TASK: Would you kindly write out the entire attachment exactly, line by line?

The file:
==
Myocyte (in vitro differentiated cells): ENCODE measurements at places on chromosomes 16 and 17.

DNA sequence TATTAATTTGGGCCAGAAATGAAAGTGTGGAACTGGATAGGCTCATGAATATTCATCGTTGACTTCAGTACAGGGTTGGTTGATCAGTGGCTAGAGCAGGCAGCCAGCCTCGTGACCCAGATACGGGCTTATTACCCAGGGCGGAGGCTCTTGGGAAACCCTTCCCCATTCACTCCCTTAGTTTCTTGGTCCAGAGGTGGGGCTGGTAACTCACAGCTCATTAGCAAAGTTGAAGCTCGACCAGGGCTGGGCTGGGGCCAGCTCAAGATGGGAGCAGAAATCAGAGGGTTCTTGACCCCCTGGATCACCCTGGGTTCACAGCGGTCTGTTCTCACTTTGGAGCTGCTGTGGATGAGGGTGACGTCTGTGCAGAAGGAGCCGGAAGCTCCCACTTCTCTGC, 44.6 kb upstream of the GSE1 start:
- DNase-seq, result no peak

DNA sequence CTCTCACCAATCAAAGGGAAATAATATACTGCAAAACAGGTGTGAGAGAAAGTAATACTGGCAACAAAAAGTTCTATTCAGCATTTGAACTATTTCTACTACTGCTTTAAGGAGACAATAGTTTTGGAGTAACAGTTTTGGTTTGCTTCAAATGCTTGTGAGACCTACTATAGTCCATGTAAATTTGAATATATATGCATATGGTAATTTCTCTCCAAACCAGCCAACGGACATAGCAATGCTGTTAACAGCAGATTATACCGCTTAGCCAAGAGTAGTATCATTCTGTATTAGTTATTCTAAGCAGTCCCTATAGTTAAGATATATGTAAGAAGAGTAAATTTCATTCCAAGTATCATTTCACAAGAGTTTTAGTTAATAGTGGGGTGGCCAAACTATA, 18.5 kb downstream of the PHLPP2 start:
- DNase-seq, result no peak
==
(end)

Myocyte (in vitro differentiated cells): ENCODE measurements at places on chromosomes 16 and 17.

DNA sequence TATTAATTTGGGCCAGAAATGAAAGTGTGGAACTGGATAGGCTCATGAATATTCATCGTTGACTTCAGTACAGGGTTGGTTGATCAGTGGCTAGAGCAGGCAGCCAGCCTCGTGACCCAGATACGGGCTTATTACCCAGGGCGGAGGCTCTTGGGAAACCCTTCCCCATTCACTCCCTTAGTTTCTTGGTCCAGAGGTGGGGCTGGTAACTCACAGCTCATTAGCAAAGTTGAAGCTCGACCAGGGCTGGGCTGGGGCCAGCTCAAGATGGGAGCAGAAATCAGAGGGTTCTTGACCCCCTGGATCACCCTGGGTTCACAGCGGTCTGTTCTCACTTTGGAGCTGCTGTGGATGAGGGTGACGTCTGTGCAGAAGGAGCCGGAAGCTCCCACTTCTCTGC, 44.6 kb upstream of the GSE1 start:
- DNase-seq, result no peak

DNA sequence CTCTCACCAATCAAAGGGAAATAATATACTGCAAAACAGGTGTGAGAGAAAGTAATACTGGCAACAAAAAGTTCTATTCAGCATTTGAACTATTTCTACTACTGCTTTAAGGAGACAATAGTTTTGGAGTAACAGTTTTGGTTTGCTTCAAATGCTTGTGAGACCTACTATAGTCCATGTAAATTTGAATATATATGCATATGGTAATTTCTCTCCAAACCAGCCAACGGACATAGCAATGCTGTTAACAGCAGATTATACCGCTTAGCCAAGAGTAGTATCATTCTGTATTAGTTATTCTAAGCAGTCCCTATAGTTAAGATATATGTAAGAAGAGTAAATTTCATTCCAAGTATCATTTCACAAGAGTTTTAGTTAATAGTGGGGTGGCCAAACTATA, 18.5 kb downstream of the PHLPP2 start:
- DNase-seq, result no peak